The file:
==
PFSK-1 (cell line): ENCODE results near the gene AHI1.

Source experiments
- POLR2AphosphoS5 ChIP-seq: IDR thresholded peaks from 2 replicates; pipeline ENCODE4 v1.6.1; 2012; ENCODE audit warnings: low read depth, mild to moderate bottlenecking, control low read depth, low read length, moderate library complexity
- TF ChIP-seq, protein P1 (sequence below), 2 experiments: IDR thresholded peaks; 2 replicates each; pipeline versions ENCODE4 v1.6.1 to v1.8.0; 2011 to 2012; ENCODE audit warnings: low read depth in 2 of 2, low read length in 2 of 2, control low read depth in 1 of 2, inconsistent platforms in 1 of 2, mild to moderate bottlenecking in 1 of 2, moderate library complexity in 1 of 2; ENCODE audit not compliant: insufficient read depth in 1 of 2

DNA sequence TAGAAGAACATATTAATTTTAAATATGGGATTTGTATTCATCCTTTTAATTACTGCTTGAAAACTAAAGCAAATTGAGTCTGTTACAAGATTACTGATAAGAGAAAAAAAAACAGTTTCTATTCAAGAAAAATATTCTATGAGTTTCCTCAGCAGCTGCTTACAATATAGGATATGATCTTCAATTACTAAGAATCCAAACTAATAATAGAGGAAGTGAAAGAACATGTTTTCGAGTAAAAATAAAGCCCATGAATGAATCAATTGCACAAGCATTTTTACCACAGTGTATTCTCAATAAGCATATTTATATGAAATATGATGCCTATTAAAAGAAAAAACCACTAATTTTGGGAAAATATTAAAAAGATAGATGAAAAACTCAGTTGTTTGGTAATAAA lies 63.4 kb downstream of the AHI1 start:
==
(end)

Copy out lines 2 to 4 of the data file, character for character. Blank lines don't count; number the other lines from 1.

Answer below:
Source experiments
- POLR2AphosphoS5 ChIP-seq: IDR thresholded peaks from 2 replicates; pipeline ENCODE4 v1.6.1; 2012; ENCODE audit warnings: low read depth, mild to moderate bottlenecking, control low read depth, low read length, moderate library complexity
- TF ChIP-seq, protein P1 (sequence below), 2 experiments: IDR thresholded peaks; 2 replicates each; pipeline versions ENCODE4 v1.6.1 to v1.8.0; 2011 to 2012; ENCODE audit warnings: low read depth in 2 of 2, low read length in 2 of 2, control low read depth in 1 of 2, inconsistent platforms in 1 of 2, mild to moderate bottlenecking in 1 of 2, moderate library complexity in 1 of 2; ENCODE audit not compliant: insufficient read depth in 1 of 2